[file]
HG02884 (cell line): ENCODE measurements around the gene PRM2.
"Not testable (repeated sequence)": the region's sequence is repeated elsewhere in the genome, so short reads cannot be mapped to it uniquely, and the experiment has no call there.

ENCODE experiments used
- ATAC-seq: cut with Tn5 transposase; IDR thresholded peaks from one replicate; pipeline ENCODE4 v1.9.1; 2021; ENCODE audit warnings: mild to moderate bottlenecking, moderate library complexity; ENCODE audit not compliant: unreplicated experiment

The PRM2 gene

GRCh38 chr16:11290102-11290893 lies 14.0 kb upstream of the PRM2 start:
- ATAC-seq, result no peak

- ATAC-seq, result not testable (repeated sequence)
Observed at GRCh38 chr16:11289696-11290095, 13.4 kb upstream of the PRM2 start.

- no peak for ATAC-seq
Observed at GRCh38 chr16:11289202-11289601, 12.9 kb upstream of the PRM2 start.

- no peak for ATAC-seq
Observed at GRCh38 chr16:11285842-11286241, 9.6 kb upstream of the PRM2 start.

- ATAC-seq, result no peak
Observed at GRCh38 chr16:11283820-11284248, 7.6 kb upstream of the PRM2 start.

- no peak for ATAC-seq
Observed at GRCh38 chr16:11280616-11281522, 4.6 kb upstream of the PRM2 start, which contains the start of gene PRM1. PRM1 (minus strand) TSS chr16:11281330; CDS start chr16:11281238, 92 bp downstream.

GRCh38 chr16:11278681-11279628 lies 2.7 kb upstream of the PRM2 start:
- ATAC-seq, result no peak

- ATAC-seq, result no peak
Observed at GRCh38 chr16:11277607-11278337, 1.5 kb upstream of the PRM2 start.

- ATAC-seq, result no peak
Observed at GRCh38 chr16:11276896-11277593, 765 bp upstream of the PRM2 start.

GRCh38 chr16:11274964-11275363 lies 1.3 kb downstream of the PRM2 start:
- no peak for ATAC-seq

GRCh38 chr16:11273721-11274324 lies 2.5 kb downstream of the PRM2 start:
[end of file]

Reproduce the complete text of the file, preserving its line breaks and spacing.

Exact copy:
HG02884 (cell line): ENCODE measurements around the gene PRM2.
"Not testable (repeated sequence)": the region's sequence is repeated elsewhere in the genome, so short reads cannot be mapped to it uniquely, and the experiment has no call there.

ENCODE experiments used
- ATAC-seq: cut with Tn5 transposase; IDR thresholded peaks from one replicate; pipeline ENCODE4 v1.9.1; 2021; ENCODE audit warnings: mild to moderate bottlenecking, moderate library complexity; ENCODE audit not compliant: unreplicated experiment

The PRM2 gene

GRCh38 chr16:11290102-11290893 lies 14.0 kb upstream of the PRM2 start:
- ATAC-seq, result no peak

- ATAC-seq, result not testable (repeated sequence)
Observed at GRCh38 chr16:11289696-11290095, 13.4 kb upstream of the PRM2 start.

- no peak for ATAC-seq
Observed at GRCh38 chr16:11289202-11289601, 12.9 kb upstream of the PRM2 start.

- no peak for ATAC-seq
Observed at GRCh38 chr16:11285842-11286241, 9.6 kb upstream of the PRM2 start.

- ATAC-seq, result no peak
Observed at GRCh38 chr16:11283820-11284248, 7.6 kb upstream of the PRM2 start.

- no peak for ATAC-seq
Observed at GRCh38 chr16:11280616-11281522, 4.6 kb upstream of the PRM2 start, which contains the start of gene PRM1. PRM1 (minus strand) TSS chr16:11281330; CDS start chr16:11281238, 92 bp downstream.

GRCh38 chr16:11278681-11279628 lies 2.7 kb upstream of the PRM2 start:
- ATAC-seq, result no peak

- ATAC-seq, result no peak
Observed at GRCh38 chr16:11277607-11278337, 1.5 kb upstream of the PRM2 start.

- ATAC-seq, result no peak
Observed at GRCh38 chr16:11276896-11277593, 765 bp upstream of the PRM2 start.

GRCh38 chr16:11274964-11275363 lies 1.3 kb downstream of the PRM2 start:
- no peak for ATAC-seq

GRCh38 chr16:11273721-11274324 lies 2.5 kb downstream of the PRM2 start: